The Nordic high-yield bond market has had a rough ride since 2014, with the plunge in oil prices leading to massive defaults and restructuring in the energy sector. So why might now be a good time to return to this asset class?
We believe there are numerous substantive reasons for the asset class now appearing to have ‘turned the corner’
One fundamental reality is that the Nordic high-yield bond market is today more diversified in terms of sector exposure. In 2009 the energy sector accounted for some 52% of the total market, but this has now fallen to approximately 24%. The sectors that are growing and filling this gap include industrials.
Exhibit 1: Breakdown by sector (nominal outstanding amounts) of the Nordic high yield debt market in 2009 and 2016
Source: Stamdata, as of December 2016
One reason for this transition is that the high-yield bond markets in Sweden and Finland are burgeoning, and these countries’ economies have sectors of significant economic activity other than energy. So, whereas almost the entire high-yield bond market was based in energy industry-dominated Norway in 2009, now Norway accounts for less than 70% of the asset class (see Exhibit 2 below).
Exhibit 2: Outstanding nominal value of high yield debt, by country of domiciliation of issuer for 2009 and 2016
Source: Stamdata, as of December 2016
Furthermore, most of the major restructuring of the energy sector is now behind us. Where restructuring is still continuing, the bonds are priced well down into distressed levels and we do not expect any big surprises there.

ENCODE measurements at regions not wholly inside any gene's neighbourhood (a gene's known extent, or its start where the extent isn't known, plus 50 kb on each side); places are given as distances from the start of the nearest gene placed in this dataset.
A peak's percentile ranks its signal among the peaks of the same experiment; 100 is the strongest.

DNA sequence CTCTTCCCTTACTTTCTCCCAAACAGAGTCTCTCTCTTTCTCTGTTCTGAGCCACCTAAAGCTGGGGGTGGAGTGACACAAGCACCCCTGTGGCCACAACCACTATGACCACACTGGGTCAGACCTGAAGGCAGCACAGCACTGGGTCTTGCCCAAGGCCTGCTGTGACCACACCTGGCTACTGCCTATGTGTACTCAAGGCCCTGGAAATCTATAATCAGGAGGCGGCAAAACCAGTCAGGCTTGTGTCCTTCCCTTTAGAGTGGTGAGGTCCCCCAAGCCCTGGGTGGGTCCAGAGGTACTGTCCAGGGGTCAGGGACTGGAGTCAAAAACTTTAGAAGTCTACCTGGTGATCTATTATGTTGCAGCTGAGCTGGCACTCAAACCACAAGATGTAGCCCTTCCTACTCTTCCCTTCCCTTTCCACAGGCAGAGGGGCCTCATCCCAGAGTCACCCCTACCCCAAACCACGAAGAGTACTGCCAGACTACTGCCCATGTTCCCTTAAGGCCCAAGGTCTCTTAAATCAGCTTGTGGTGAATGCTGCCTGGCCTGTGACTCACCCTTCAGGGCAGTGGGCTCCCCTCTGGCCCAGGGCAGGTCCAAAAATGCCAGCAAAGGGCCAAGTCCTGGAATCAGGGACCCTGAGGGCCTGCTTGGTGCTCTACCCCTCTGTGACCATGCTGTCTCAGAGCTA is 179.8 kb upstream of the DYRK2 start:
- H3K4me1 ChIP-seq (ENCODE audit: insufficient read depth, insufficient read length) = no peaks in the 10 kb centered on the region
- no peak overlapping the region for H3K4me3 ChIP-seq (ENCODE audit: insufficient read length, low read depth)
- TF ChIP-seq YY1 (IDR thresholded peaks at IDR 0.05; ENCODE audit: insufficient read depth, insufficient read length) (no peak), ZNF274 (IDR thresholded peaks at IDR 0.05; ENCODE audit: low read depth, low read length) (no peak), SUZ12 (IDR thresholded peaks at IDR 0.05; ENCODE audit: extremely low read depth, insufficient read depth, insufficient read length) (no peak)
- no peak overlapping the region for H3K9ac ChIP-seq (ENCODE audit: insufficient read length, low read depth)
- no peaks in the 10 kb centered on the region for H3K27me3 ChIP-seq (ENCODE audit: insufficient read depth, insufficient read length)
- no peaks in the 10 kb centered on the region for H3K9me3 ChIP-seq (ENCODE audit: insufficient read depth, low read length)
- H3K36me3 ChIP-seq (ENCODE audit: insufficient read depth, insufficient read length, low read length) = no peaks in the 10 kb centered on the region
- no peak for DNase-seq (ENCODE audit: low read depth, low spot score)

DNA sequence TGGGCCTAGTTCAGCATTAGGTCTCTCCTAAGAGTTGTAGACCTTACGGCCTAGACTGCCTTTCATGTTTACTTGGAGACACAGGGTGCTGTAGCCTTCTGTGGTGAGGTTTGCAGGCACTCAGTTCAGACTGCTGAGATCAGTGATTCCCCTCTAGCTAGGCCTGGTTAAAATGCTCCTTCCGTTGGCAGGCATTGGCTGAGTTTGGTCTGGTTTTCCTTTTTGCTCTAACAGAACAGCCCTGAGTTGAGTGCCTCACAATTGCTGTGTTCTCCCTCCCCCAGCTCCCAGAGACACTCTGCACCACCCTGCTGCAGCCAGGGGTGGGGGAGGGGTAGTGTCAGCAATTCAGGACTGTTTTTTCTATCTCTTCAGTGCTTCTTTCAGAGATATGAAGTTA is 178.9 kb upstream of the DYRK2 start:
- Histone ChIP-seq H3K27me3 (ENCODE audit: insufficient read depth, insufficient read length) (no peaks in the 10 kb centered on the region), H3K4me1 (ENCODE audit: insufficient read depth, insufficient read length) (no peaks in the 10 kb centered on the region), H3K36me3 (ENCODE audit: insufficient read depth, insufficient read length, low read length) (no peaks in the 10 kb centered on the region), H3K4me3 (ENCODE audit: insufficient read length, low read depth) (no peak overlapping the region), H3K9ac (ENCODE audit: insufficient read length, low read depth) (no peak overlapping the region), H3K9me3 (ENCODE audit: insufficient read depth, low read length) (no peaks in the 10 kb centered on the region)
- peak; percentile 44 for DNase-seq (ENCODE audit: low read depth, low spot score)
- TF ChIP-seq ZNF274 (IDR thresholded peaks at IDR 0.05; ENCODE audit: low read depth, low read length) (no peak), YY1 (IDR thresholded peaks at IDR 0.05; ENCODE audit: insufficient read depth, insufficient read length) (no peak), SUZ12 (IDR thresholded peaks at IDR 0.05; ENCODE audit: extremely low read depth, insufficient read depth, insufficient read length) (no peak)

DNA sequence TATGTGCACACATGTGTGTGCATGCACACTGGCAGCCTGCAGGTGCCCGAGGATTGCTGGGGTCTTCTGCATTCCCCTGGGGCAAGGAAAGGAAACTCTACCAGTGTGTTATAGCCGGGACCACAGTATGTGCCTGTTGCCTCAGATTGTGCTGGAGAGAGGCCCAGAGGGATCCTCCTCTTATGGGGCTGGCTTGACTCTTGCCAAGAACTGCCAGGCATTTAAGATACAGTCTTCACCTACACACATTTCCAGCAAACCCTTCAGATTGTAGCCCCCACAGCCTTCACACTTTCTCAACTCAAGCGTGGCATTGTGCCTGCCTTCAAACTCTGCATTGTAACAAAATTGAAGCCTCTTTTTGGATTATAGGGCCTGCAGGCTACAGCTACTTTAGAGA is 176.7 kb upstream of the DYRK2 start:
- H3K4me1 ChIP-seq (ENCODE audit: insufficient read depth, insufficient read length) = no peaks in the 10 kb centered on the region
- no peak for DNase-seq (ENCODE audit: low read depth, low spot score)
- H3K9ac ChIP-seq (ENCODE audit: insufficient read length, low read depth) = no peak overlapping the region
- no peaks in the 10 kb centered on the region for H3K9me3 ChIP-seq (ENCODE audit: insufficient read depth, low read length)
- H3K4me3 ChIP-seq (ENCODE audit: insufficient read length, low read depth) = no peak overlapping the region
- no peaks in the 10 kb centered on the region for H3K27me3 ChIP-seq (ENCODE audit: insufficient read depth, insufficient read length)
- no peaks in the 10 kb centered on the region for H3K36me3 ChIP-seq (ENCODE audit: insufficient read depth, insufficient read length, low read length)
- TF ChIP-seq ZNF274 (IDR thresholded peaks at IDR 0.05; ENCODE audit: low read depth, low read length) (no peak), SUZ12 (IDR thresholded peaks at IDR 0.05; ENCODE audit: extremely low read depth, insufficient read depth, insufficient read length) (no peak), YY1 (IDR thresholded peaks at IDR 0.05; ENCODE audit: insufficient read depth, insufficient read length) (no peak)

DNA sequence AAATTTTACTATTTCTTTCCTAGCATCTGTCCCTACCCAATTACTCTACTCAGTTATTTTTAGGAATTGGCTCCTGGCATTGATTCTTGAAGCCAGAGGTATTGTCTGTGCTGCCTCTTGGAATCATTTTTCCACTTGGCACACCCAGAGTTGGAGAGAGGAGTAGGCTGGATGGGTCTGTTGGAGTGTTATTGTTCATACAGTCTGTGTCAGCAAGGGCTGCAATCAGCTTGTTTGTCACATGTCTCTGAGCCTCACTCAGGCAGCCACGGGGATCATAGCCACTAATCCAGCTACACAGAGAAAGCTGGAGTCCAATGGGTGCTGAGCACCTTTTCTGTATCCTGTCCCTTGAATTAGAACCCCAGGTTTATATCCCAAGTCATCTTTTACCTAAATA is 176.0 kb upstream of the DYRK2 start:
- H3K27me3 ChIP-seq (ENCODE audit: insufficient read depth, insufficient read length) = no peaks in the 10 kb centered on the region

Another notable change is that since last autumn, Norway has been regulated by the European Securities and Markets Authority (ESMA). ESMA has ruled that only registered rating companies, like Moody’s, S&P and Fitch, can provide ratings. Previously Nordic shadow ratings, (that is ratings provided by credit analysts at banks), had been a cornerstone of the region’s corporate debt market, allowing smaller companies to issue bonds and reducing issuer costs. As a result the Nordic region, (which includes Finland, Denmark, Sweden and Norway), has the highest share of unrated bonds in Europe, according to Moody’s. Several rating agencies are now ramping up activity and others are launching new rating services in the Nordic region. We expect more companies to be officially rated by mid-2018 and that international investor interest will increase as a result.
In view of all this, we believe we are seeing the Nordic high-yield bond market broaden and mature, in the sense that it can offer a normal level of credit risk, i.e. where there is much less chance of the market being bowled over by an external shock such as plummeting oil prices, as well as a growing proportion of officially-rated issuers and increased international interest.
The Nordic high-yield bond market is short duration, with half of the outstanding bonds being in the form of Floating Rate Notes (FRN). This means that their sensitivity to interest-rate movements is low, so that if interest rates rise, the drop in price of FRN bonds is low, and vice versa. Similarly, the average maturity of Nordic high-yield bonds is short in a global context, and this leads to shorter credit duration. This means that the bond prices are less sensitive to changing risk appetite among investors. If risk appetite among investors is decreasing, the price fall is lower for bonds with shorter credit duration, and vice versa.
These two characteristics should normally mean the asset class is subject to less volatility than one would expect on the European and US high-yield bond markets.
Written on 10 March 2017
For more information about this market, go to www.alfredberg.com
Past performance is no guarantee for future returns. The value of the money invested in high yield debt can increase or decrease and there is no guarantee that all of your invested capital can be redeemed.